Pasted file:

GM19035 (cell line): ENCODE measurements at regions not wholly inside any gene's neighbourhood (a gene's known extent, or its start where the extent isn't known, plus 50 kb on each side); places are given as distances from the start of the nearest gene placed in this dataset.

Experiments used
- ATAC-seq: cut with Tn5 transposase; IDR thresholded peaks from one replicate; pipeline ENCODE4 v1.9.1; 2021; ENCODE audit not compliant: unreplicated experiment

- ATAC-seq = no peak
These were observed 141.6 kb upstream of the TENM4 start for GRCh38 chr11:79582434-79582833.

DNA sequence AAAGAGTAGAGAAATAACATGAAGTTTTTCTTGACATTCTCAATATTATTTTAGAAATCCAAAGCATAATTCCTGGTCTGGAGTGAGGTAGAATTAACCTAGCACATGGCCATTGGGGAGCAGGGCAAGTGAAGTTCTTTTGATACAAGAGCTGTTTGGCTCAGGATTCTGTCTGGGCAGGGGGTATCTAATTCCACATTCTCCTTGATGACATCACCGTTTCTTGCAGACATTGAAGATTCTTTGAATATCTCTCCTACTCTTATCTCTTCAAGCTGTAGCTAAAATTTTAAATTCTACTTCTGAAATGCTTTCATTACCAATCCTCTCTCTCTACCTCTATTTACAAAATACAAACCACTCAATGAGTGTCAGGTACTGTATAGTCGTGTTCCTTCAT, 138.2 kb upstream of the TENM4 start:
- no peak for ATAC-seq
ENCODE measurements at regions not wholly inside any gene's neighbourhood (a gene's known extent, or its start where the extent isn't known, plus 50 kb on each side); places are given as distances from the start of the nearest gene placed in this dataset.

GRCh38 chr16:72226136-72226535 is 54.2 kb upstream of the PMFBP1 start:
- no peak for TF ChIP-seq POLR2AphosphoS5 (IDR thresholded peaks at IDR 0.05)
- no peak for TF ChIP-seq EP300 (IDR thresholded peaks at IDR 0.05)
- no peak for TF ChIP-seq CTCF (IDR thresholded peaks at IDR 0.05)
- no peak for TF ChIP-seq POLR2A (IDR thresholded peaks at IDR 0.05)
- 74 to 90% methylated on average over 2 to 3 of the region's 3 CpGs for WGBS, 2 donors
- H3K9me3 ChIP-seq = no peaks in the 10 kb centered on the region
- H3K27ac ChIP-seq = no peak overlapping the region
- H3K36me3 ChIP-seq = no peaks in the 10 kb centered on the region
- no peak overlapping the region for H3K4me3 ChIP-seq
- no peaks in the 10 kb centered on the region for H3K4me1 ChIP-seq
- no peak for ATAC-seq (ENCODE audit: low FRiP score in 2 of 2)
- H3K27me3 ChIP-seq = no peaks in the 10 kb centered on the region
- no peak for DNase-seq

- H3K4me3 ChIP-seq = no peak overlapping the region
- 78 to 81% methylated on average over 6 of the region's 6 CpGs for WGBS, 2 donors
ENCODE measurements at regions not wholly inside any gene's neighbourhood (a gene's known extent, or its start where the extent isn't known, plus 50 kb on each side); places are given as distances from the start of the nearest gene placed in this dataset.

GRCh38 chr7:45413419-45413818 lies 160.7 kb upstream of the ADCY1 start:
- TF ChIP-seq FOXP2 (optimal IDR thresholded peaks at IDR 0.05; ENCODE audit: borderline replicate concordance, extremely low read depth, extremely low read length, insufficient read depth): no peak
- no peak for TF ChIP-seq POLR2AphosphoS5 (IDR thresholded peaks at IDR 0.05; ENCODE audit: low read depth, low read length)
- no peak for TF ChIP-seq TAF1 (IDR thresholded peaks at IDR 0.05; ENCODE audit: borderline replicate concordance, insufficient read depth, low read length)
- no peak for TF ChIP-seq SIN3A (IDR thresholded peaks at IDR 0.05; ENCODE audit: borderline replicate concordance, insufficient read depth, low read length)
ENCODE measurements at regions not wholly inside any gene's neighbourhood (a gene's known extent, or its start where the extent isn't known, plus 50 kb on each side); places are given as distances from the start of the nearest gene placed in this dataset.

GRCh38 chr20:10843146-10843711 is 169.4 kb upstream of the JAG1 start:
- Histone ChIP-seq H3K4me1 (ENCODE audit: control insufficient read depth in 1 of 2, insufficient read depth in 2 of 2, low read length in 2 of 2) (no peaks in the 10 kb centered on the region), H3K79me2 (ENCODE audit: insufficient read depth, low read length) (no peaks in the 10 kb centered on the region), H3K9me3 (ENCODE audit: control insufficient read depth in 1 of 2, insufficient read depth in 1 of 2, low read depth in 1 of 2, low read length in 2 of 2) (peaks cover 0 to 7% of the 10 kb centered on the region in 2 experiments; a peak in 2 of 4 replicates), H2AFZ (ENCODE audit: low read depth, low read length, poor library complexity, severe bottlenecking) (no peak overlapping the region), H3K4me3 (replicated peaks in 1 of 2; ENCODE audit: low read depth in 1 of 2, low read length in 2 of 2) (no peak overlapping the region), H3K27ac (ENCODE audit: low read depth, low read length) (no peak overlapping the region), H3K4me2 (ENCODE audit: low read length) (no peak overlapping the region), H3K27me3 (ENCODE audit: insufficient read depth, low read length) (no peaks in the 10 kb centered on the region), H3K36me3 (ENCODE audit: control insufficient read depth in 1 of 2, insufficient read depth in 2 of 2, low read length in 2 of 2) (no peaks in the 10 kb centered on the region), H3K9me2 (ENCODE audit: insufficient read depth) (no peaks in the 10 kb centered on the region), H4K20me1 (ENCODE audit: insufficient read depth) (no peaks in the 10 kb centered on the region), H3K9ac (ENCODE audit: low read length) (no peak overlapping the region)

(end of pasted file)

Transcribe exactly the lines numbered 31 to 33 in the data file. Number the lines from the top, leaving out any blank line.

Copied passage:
ENCODE measurements at regions not wholly inside any gene's neighbourhood (a gene's known extent, or its start where the extent isn't known, plus 50 kb on each side); places are given as distances from the start of the nearest gene placed in this dataset.

GRCh38 chr20:10843146-10843711 is 169.4 kb upstream of the JAG1 start:
- Histone ChIP-seq H3K4me1 (ENCODE audit: control insufficient read depth in 1 of 2, insufficient read depth in 2 of 2, low read length in 2 of 2) (no peaks in the 10 kb centered on the region), H3K79me2 (ENCODE audit: insufficient read depth, low read length) (no peaks in the 10 kb centered on the region), H3K9me3 (ENCODE audit: control insufficient read depth in 1 of 2, insufficient read depth in 1 of 2, low read depth in 1 of 2, low read length in 2 of 2) (peaks cover 0 to 7% of the 10 kb centered on the region in 2 experiments; a peak in 2 of 4 replicates), H2AFZ (ENCODE audit: low read depth, low read length, poor library complexity, severe bottlenecking) (no peak overlapping the region), H3K4me3 (replicated peaks in 1 of 2; ENCODE audit: low read depth in 1 of 2, low read length in 2 of 2) (no peak overlapping the region), H3K27ac (ENCODE audit: low read depth, low read length) (no peak overlapping the region), H3K4me2 (ENCODE audit: low read length) (no peak overlapping the region), H3K27me3 (ENCODE audit: insufficient read depth, low read length) (no peaks in the 10 kb centered on the region), H3K36me3 (ENCODE audit: control insufficient read depth in 1 of 2, insufficient read depth in 2 of 2, low read length in 2 of 2) (no peaks in the 10 kb centered on the region), H3K9me2 (ENCODE audit: insufficient read depth) (no peaks in the 10 kb centered on the region), H4K20me1 (ENCODE audit: insufficient read depth) (no peaks in the 10 kb centered on the region), H3K9ac (ENCODE audit: low read length) (no peak overlapping the region)